An Internet bot, also known as web robot, or simply a bot, is a software application that runs automated tasks, called scripts, over the Internet, which are otherwise simple or structurally repetitive (enter paper shuffling sounds).
Sounds like something you’d want in a law office, doesn’t it?
It turns out, somebody else thought so, too. Joshua Browder, a Stanford student born in the United Kingdom, created a “bot attorney” to help hundreds of people dispute parking tickets in London and New York City.
In fact, Browder told Venture Beat that he had successfully challenged 160,000 of 250,000 British parking tickets as of June with his bot DoNotPay. The same parking-lot hero bot helped 9,000 New Yorkers.
Here’s how it works. You log on to donotpay.co.uk and chat with a bot (don’t forget, he’s just an automated robot) that asks questions like, “Was it hard to understand the signs?” or “Do you think the parking lot was too small.” If a parking lot is legally too small, it is unreasonable to ticket drivers.
“I think the people getting parking tickets are the most vulnerable in society,” said Browder.
“These people aren’t looking to break the law. I think they’re being exploited as a revenue source by the local government.”
And that’s how bots help busy drivers.
But that’s not the only area where the Victor Frankenstein of legal help hopes to affect change.
“I feel like there’s a gold mine of opportunities because so many services and information could be automated using AI [artificial intelligence], and bots are a perfect way to do that, and it’s disappointing at the moment that it’s mainly used for commerce transactions by ordering flowers and pizzas,” Bowder said to Venture Beat.
As a result, Browder is working on a bot to help people with HIV understand their legal rights, a bot to help collect compensation for people whose flights were delayed beyond four hours, and a bot that helps refugees apply for asylum (part of the Highland Capital summer startup accelerator program). For the latter, Bowder will use IBM’s Watson to translate from Arabic to English.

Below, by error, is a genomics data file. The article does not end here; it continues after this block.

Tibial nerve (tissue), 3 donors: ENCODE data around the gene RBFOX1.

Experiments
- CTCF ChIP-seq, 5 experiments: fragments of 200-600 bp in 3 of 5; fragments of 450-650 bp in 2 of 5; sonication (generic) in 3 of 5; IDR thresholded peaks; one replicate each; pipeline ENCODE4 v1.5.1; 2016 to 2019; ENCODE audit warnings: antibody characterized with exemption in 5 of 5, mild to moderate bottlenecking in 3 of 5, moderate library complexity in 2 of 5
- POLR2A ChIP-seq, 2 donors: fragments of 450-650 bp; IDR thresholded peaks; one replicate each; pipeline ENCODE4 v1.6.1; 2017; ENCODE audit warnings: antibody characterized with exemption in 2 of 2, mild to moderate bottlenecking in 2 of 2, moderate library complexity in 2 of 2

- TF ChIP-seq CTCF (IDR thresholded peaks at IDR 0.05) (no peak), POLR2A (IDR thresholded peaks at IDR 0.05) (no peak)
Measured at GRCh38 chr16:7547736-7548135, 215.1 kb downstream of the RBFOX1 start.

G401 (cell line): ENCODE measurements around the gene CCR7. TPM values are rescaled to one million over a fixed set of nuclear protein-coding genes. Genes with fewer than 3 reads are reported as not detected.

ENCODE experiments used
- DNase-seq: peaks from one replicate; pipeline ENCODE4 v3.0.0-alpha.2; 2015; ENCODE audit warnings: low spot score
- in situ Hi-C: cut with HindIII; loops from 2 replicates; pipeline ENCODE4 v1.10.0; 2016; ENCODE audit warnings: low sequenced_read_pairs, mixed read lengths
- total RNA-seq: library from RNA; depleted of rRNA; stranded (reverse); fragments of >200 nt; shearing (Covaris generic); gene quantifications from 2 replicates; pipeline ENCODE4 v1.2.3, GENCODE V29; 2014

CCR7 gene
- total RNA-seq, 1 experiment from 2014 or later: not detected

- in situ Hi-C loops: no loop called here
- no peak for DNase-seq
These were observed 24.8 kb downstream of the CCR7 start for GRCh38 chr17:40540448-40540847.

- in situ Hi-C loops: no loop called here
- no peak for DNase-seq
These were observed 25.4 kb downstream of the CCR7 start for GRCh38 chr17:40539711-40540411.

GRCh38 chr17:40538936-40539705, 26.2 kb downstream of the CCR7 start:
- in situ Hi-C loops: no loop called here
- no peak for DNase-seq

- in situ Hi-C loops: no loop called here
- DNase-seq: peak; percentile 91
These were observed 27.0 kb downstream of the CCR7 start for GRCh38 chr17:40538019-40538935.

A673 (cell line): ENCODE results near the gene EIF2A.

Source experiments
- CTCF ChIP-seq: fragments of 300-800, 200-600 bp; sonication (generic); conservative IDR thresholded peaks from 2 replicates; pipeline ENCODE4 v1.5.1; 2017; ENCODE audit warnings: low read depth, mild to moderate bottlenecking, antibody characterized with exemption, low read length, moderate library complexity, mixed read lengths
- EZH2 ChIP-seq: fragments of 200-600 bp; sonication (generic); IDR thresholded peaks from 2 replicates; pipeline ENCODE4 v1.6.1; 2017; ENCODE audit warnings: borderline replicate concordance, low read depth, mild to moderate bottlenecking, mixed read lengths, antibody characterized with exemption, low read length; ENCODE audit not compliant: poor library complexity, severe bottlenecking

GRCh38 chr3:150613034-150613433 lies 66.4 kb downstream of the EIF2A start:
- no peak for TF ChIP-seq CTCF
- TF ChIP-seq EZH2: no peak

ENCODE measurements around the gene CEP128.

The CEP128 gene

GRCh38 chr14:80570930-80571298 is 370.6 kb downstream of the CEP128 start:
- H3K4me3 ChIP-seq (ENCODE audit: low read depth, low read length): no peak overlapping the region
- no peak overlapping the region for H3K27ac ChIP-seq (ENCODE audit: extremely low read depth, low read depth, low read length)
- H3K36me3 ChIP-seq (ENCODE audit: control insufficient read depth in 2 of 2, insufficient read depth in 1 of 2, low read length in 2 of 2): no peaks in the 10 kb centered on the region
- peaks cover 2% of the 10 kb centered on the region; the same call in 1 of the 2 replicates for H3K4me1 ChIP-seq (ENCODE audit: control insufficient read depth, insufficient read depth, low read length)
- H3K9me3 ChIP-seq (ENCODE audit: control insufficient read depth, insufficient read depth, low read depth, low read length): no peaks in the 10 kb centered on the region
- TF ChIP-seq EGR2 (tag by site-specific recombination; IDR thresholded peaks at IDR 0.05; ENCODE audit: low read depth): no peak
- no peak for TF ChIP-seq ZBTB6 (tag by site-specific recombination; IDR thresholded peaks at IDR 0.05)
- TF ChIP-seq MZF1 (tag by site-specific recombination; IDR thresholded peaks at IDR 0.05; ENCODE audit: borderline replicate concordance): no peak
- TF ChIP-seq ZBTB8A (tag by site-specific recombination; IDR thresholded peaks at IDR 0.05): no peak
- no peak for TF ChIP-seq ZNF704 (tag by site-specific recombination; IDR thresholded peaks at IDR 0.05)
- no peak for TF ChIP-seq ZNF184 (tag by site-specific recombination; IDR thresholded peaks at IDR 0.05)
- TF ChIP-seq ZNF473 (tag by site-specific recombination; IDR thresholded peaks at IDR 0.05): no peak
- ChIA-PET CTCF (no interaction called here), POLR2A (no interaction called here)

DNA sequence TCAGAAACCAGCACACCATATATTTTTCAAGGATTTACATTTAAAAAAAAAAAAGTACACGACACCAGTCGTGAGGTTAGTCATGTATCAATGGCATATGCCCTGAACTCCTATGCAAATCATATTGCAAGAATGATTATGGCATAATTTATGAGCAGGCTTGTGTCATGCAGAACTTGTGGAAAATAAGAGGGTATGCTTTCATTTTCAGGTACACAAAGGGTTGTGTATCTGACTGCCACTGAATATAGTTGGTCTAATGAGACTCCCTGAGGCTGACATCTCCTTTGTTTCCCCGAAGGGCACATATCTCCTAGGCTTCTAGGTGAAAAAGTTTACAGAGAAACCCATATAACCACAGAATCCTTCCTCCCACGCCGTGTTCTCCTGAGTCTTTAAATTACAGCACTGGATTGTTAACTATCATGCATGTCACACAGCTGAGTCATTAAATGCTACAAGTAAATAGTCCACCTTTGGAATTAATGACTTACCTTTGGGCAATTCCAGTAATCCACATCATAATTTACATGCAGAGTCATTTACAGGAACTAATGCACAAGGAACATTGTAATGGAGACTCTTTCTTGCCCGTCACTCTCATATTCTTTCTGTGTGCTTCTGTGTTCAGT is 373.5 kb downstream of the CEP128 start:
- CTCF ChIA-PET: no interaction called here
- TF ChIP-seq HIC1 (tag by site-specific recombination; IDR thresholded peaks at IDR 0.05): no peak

Bowder and his bots are a bone fide legal aids at this point; In August, Bowder unveiled a bot to help people apply for emergency housing. His pro bono actions will help combat homelessness in a way thousands of law school grads could not.
By consulting some real-life lawyers and analyzing FOIA-obtained documents, Bowder hopes to “figure out trends in why public housing applications are approved or denied,” according to Slate.
Although this latter venture may require less automation and more human attorneys to take full effect, it’s an amazing start to ending a real-world epidemic.
Outsourcing repetitive work to robot lawyers can no longer be seen as a trend to look out for; it’s a reality (law) practice faces today.
Did you first hear about “bots” from your Millennial colleagues? Millennials, the group of tech-toting, flip-flop wearing adults born after 1980, have been the subject of eye-rolling. They’ve been stereotyped as expecting rewards just for participating and believing that spending long hours at the office is overrated.
Yet, legal professionals say that depiction as applied to their younger colleagues is wrong. In fact, they may work differently, taking full advantage of technology, like bots, making them smart and productive.
Properly incentivizing and compensating this new generation of lawyers is essential for your firm’s profitability, retention and key to attracting like-minded clients.
Take C4CM’s webinar, “Compensating Millennial Associates: Customizing Compensation and Rewards for Increased Productivity and Firm Profitability,” and explore real-life methods for embracing the goals, expectations and ambitions of today’s millennial associates, and how to ‘meet in the middle’ when it comes to compensating this new generation.
During this power-packed session, our expert faculty will examine the most current factors affecting millennial associate compensation, including:
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Plus, in just 75 minutes, you will learn:
- Surprising attitudes millennial lawyers have about total compensation
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